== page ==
Monday, October 17, 2016

It's Not That Complicated: Chapter 11 - Part Four

We're down to the last two "stories" from Chapter 11!  The first story illustrates why Emo-Pur (Emotional Purity) is a giant waste of time and energy for everyone involved.

Candie is only 16, and knows that she and Jacob aren't ready to get married; but since they're officially just friends, they feel free to become as close as they like. Down inside, she knows this friendship trying to spin out of control - he's becoming more important to her than anything else in the world. He's always in her thoughts (and constantly popping up in her chat window); he's starting to monopolize her time and her focus, even coming between her and her parents. It's turning into a re-run of her friendship with Jonathan last year, which ended in her never being allowed to see him again - but she just can't stop...(pg.192)

Friday, October 14, 2016

It's Not That Complicated: Chapter 11-Part Three

If the scenario that the Botkin Sisters are laying out in this bit is common in home schooled young adults, people need to rethink how they are raising their daughters.  The "girls" in this section manage to be both wimpy and overly rigid at the same time.  Let's go....

"Lauren is 22, and wondering how to handle the continual over-friendliness of Marshall, and his hints about someday making something happen, when she knows he's not ready and hasn't talked to her father about a relationship. She doesn't want to end our friendship, but also doesn't want to hurt to get too involved in something that may never happen... (pg. 192)."
  • Apparently, Lauren isn't worried about wasting time on non-existent problems.  
    • Marshall is interested in Lauren - at least kind of - and mentions it occasionally.  
    • Lauren, on the other hand, has meticulously determined Marshall's lack of readiness.
    • She's also worried because Marshall - who doesn't want a relationship right now - has NOT talked to Lauren's dad about starting a relationship.  It makes no sense at all for Marshall to ask Lauren's dad about a courtship right now.
    • The problem here is NOT Marshall.....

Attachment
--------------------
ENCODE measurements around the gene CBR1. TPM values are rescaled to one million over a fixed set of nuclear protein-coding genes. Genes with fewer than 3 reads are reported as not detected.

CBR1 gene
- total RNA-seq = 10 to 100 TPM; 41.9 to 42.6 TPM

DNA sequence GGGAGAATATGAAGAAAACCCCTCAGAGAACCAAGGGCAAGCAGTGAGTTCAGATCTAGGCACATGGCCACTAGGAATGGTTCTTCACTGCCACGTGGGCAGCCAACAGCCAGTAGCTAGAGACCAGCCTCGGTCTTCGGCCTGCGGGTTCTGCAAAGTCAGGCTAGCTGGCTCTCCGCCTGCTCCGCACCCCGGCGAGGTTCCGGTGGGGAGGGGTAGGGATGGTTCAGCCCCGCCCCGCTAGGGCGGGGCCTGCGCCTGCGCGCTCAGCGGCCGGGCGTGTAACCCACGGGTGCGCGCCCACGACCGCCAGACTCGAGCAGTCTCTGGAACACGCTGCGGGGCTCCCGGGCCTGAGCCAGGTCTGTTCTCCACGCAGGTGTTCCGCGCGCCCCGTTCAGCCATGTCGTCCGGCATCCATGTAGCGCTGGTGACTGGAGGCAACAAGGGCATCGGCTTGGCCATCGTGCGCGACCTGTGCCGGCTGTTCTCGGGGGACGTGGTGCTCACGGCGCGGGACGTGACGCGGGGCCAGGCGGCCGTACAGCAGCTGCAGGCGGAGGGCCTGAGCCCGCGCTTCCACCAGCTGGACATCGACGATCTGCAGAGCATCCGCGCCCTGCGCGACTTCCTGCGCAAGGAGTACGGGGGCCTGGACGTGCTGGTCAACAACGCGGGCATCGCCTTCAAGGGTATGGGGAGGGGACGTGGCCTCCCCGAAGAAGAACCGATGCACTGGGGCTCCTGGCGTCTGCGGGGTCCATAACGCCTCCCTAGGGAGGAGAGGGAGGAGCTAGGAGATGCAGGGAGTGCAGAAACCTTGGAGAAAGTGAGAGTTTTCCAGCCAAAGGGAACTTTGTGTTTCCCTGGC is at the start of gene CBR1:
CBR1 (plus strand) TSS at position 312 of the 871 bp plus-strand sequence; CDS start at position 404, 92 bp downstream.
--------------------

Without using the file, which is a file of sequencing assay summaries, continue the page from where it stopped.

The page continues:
"There are such things as scoundrels and rakes; there are young men who genuinely don't know the right channels; there are good boys who aren't ready to get married yet; there are guys who are more interested in fun than commitment; and there are nice guys were just way too friendly with girls. How do we handle them?
Girls often come to us distraught over problems like, "He keeps telling me he really cares about me, but I know he hasn't talked to my dad..." "He's too friendly and I don't know what to do about it..." "He asked me for a date, but I'm committed to courtship!" "He keeps sending me gushy Facebook messages!" "He's not marriage material yet but I hate to push someone away who likes me so much..." "He stopped me in the store and asked me for my name and phone number..." "He follows me everywhere and asked me really personal questions!" "He is just so sensitive and sweet and affectionate towards me - I know he's pushing his boundaries, but I'm starting to fall for him anyway..."(pg. 196 )"
  • The Botkin Sisters have an entire podcast on the topic brought up in the first paragraph.  I do not recommend it; it's terrifying for multiple reasons.
  • The book takes multiple pages to come up with "answers" for each situation, but I think I can do it in much less.
    • "He hasn't talked to Dad."  If that's important to you, load him up with Pop's contact information.  If the guy doesn't call, move on.
    • "He's too friendly."  Is that really a problem?  If you don't like his friendliness, ignore him.  Cold-shoulder him.  Avoid him like the plague.  That will usually do the trick.
    • "Asked for a date; I want courtship." Explain the difference to him. Who knows?  He might be OK with that or he may move on.  Either way, you've made your expectations known.
    • "Stopped in a store for name and number."  I've never had that happen, but a "Who the (insert swear word of your choice) are you?!?" should stop that dead.
    • "Follows me everywhere" That sounds like a stalker.  Reach out to your local police to find out what you need to do.
    • "He's pushing his boundaries."  Chica, God did not make you responsible for him stepping over his boundaries.  Is he stepping over YOUR boundaries?  If he is, tell him to stop.  If not, stop worrying about it and enjoy the relationship.
These are the sort of situations that can be uncomfortable to deal with, but they don't have to get truly sticky unless we let them. We often have more power to direct this sort of situation than we realize. Young men have told us time and time again: girls are really the ones who set the tone for the interaction. (pg. 196)
  • This is true.  Women have power in relationships!  The vast majority of guys will respect boundaries you set - either by backing away from the boundary or leaving the relationship.
  • I never thought I'd agree with the Botkin Sisters on something, but this is decent advice.
In the case of Lauren and Marshall, Lauren is feeling overwhelmed with confusion over how to handle Marshall's clear interest, knowing that he's not marriage material yet, and hasn't approached to father. The solution, however, is very simple. Lauren simply needs to do three things: